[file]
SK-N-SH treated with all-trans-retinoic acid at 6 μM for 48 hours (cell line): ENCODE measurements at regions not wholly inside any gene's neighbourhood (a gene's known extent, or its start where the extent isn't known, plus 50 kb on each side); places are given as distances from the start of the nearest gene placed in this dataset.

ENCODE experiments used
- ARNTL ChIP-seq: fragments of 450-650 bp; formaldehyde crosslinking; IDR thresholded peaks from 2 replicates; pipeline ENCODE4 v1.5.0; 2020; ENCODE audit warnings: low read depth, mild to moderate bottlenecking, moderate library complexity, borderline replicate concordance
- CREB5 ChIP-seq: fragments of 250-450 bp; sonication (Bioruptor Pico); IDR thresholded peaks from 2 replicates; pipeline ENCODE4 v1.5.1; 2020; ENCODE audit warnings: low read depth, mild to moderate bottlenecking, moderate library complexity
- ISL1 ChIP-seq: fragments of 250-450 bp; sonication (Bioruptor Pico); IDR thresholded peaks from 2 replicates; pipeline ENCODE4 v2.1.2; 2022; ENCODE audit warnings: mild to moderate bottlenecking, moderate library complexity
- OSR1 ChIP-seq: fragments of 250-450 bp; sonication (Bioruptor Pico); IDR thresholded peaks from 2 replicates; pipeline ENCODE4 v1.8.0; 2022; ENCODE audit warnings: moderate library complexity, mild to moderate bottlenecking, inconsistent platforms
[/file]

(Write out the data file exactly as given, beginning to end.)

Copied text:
SK-N-SH treated with all-trans-retinoic acid at 6 μM for 48 hours (cell line): ENCODE measurements at regions not wholly inside any gene's neighbourhood (a gene's known extent, or its start where the extent isn't known, plus 50 kb on each side); places are given as distances from the start of the nearest gene placed in this dataset.

ENCODE experiments used
- ARNTL ChIP-seq: fragments of 450-650 bp; formaldehyde crosslinking; IDR thresholded peaks from 2 replicates; pipeline ENCODE4 v1.5.0; 2020; ENCODE audit warnings: low read depth, mild to moderate bottlenecking, moderate library complexity, borderline replicate concordance
- CREB5 ChIP-seq: fragments of 250-450 bp; sonication (Bioruptor Pico); IDR thresholded peaks from 2 replicates; pipeline ENCODE4 v1.5.1; 2020; ENCODE audit warnings: low read depth, mild to moderate bottlenecking, moderate library complexity
- ISL1 ChIP-seq: fragments of 250-450 bp; sonication (Bioruptor Pico); IDR thresholded peaks from 2 replicates; pipeline ENCODE4 v2.1.2; 2022; ENCODE audit warnings: mild to moderate bottlenecking, moderate library complexity
- OSR1 ChIP-seq: fragments of 250-450 bp; sonication (Bioruptor Pico); IDR thresholded peaks from 2 replicates; pipeline ENCODE4 v1.8.0; 2022; ENCODE audit warnings: moderate library complexity, mild to moderate bottlenecking, inconsistent platforms